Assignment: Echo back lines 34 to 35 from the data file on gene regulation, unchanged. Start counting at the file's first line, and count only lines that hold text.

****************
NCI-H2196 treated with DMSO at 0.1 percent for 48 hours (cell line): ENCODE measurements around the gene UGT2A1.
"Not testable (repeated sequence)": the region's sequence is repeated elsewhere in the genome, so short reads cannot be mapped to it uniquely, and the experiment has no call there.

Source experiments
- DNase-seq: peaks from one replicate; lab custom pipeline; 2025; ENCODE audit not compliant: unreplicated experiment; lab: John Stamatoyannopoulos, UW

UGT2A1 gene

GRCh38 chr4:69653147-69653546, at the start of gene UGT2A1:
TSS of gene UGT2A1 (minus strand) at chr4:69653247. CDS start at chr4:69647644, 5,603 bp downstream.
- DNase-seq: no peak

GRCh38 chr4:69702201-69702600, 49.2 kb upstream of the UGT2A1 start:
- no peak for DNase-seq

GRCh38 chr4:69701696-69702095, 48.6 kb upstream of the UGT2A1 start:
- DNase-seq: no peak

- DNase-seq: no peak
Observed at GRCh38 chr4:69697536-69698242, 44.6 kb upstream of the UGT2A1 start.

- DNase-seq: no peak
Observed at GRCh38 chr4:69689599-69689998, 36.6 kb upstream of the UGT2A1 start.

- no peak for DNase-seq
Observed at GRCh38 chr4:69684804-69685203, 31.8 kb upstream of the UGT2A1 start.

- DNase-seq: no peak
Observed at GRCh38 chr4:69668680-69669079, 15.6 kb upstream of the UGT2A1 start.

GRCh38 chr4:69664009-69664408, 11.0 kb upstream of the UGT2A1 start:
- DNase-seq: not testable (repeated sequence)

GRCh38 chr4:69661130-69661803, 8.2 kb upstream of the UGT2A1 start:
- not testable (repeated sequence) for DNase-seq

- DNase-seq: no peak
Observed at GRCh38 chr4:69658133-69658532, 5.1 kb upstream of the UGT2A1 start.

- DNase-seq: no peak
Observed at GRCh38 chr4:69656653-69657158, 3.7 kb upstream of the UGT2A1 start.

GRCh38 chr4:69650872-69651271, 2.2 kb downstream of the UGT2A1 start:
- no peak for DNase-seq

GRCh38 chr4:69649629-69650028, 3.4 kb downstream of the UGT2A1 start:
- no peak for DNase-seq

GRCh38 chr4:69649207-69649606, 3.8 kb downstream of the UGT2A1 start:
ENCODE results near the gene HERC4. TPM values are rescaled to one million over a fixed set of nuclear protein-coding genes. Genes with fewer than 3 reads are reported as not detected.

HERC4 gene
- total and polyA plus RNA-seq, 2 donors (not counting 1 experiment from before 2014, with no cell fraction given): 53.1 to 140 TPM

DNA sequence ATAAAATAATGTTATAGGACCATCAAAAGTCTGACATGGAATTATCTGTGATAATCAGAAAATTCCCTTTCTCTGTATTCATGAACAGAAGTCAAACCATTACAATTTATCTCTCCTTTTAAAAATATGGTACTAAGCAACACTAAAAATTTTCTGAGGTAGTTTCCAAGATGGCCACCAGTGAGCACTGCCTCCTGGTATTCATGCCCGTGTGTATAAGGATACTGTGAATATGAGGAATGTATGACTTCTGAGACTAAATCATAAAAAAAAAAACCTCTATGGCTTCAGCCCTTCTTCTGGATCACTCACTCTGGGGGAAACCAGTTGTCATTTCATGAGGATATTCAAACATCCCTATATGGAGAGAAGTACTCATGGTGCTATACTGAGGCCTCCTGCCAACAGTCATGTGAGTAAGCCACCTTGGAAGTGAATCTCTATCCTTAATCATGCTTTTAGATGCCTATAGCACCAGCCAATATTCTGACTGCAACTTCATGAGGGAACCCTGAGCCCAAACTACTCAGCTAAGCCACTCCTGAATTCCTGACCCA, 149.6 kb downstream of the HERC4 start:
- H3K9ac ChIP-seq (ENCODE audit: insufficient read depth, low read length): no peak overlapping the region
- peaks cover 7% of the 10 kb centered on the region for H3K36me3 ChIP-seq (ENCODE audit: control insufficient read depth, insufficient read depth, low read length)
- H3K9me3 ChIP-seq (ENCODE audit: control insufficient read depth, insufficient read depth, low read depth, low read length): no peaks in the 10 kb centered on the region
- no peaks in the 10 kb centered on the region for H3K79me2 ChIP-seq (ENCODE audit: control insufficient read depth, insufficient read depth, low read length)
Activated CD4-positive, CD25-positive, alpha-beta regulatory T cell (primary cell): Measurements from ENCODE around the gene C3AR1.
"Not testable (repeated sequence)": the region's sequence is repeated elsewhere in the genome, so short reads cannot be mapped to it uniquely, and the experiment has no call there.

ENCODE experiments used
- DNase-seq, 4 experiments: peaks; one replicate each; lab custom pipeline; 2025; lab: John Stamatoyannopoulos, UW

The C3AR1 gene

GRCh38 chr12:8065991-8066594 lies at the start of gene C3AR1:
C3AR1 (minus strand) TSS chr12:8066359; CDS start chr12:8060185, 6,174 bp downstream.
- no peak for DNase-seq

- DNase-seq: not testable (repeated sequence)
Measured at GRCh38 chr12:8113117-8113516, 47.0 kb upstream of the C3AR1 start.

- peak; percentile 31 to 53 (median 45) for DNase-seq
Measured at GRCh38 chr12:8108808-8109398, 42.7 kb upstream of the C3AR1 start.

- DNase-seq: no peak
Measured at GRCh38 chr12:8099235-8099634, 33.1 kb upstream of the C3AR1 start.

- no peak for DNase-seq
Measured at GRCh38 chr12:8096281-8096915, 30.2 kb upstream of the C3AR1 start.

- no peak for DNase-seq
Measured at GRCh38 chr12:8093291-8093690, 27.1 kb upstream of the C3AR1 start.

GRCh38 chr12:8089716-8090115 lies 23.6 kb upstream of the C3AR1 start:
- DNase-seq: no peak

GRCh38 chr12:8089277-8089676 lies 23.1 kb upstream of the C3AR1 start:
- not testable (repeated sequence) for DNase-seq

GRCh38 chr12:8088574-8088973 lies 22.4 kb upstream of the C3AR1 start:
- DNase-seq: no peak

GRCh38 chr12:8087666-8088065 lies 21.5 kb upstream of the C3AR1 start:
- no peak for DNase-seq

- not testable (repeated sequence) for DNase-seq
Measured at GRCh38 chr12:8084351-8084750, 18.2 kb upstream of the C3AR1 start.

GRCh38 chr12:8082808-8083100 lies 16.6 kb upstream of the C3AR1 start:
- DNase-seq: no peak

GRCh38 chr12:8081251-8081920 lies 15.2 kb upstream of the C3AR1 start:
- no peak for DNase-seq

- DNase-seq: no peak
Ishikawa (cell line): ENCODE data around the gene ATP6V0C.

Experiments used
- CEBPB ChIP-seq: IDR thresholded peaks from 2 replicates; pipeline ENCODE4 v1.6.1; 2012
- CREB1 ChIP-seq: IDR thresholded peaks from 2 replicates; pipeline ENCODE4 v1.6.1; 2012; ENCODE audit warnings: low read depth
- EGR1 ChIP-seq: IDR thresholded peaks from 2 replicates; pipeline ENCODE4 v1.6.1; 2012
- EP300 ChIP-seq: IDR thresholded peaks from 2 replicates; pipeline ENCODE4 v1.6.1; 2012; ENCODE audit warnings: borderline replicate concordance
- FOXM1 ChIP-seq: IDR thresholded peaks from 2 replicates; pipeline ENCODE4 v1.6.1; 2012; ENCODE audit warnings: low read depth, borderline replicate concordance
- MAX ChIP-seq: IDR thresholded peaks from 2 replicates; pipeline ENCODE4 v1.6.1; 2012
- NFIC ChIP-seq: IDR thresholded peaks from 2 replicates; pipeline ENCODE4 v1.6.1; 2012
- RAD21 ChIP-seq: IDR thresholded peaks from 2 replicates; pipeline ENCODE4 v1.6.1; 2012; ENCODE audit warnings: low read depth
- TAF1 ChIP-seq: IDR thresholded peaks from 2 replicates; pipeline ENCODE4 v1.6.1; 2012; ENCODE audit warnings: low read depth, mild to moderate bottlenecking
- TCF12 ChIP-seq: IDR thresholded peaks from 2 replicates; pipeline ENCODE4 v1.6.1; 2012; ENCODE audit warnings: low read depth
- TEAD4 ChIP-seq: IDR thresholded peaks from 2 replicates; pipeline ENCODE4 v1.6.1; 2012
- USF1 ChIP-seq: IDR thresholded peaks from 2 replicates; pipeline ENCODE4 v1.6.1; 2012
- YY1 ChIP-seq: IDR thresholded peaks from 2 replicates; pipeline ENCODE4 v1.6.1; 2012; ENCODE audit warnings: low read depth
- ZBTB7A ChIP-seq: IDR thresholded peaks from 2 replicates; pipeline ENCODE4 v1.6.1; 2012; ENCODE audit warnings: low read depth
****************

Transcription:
ENCODE results near the gene HERC4. TPM values are rescaled to one million over a fixed set of nuclear protein-coding genes. Genes with fewer than 3 reads are reported as not detected.

HERC4 gene